Conducting Background Checks & the FCRA
When making personnel decisions – including hiring, retention, promotion, and reassignment – employers sometimes want to consider the backgrounds of applicants and employees.
For example, some employers might try to find out about the person’s work history, education, criminal record, financial history, medical history, or use of social media. Except for certain restrictions related to medical and genetic information, it’s not illegal for an employer to ask questions about an applicant’s or employee’s background, or to require a background check.
If you get background information (for example, a credit or criminal background report) from a company in the business of compiling background information, there are additional procedures the FCRA requires beforehand:
Tell the applicant or employee you might use the information for decisions about his or her employment.
This notice must be in writing and in a stand-alone format. The notice can’t be in an employment application. You can include some minor additional information in the notice (like a brief description of the nature of consumer reports), but only if it doesn’t confuse or detract from the notice.
Get the applicant’s or employee’s written permission to do the background check.
This can be part of the document you use to notify the person that you will get the report. If you want the authorization to allow you to get background reports throughout the person’s employment, make sure you say so clearly and conspicuously.
Use background check services that are FCRA compliant.
The Fair Credit Reporting Act (FCRA) is fairly clear on what you can and cannot do as part of a background check with regards to credit information. Nearly all background checks are governed by the Fair Credit Reporting Act (FCRA), but you should know that there are an array of other laws that affect them, depending on state and region.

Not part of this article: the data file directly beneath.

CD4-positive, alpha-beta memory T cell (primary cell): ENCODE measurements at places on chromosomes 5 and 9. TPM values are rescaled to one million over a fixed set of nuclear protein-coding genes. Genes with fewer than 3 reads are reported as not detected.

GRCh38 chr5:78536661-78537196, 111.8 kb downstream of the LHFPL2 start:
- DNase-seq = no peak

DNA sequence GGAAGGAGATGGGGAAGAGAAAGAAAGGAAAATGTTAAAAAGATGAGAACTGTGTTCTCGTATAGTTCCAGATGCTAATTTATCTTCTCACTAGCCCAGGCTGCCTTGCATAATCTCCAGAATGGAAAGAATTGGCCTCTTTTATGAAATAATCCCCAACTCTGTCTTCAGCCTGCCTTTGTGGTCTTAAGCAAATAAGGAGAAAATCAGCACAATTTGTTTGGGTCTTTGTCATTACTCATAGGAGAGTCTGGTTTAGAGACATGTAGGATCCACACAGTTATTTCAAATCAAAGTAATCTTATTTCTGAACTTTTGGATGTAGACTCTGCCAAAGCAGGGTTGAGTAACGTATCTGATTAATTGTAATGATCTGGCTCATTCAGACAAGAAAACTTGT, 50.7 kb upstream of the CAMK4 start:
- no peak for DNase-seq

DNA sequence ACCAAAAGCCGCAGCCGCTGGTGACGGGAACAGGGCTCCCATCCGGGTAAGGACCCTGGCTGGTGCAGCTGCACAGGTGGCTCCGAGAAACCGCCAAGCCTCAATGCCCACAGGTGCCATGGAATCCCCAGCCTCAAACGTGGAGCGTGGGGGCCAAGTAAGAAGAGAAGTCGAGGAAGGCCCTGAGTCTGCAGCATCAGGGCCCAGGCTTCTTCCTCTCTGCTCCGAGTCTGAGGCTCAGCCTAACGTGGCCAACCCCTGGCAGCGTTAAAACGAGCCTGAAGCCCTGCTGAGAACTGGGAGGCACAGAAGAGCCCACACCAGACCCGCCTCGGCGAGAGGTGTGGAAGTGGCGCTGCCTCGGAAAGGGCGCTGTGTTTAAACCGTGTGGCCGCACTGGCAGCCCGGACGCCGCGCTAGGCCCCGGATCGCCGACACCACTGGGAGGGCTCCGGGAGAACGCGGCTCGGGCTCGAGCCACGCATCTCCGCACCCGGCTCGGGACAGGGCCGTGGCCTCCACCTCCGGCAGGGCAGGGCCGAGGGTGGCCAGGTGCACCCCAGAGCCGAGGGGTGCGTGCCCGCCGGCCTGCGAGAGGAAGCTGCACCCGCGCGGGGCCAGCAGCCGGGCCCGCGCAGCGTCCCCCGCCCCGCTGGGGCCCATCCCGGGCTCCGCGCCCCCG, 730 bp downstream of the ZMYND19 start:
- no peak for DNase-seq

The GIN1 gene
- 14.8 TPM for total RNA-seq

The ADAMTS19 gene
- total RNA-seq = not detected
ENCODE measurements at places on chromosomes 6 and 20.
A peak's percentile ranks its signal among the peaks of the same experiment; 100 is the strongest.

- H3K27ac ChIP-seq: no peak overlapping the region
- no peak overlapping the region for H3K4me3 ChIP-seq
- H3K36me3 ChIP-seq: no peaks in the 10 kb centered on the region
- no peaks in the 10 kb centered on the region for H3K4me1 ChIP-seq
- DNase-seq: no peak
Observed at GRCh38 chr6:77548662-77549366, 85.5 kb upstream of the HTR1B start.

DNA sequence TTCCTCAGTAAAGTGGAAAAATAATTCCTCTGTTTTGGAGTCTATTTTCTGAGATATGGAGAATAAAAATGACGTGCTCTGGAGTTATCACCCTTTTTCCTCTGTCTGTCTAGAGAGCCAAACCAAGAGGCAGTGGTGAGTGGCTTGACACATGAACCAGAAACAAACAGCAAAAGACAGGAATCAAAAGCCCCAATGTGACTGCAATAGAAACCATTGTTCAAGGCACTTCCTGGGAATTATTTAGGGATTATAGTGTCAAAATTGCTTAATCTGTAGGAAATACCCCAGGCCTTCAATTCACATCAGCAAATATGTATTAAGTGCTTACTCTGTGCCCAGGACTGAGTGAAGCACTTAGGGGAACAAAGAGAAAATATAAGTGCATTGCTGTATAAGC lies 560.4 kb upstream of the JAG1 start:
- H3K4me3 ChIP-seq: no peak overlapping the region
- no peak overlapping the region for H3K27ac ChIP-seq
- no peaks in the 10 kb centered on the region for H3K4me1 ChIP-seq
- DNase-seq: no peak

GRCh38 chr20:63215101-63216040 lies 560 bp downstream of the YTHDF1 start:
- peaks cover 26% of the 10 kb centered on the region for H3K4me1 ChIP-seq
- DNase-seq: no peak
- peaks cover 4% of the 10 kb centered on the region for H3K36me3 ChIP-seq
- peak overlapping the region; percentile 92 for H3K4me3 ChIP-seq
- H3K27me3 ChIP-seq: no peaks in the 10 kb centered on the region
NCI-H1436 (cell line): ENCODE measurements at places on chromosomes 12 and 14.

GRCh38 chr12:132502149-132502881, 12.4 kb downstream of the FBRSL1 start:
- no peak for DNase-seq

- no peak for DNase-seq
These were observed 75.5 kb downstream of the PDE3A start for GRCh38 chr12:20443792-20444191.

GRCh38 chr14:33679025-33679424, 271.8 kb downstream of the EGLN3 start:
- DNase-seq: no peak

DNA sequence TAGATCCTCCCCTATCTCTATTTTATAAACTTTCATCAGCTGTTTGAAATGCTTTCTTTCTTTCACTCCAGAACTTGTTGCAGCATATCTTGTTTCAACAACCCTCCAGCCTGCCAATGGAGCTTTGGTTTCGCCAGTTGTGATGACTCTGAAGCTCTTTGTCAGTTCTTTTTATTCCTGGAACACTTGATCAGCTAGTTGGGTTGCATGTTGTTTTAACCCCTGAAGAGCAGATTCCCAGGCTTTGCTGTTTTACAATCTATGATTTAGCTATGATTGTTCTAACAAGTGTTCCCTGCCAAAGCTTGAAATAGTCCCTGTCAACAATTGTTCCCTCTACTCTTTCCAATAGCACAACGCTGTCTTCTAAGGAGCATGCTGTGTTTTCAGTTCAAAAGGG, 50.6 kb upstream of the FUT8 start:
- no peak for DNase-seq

Get legal advice on how local and state laws govern your use of background checks.
Several states laws limit employers use of arrest and conviction records to make employment decisions. These laws may prohibit employers from asking about arrest records or require employers to wait until late in the hiring process to ask about conviction records. Get legal advice on basic criminal history laws for each state.
Give candidates a chance to clear up mistakes or misunderstandings with background checks.
Information obtained through background checks can sometimes be slightly incorrect and even outright wrong. Giving candidates a chance to rectify or explain incorrect information can help you save a great candidate that could have been excluded.
Use background checks consistently not on a candidate-by-candidate basis.
Apply the same background check process to every candidate you interview for the role. Applying it selectively to only candidates form a specific background or experience level can cause unintended legal consequences if it is shown to be a proxy for illegal discrimination. Outside of this, waving some candidates through based on gut feeling defeats the purpose of doing a background check to protect your company.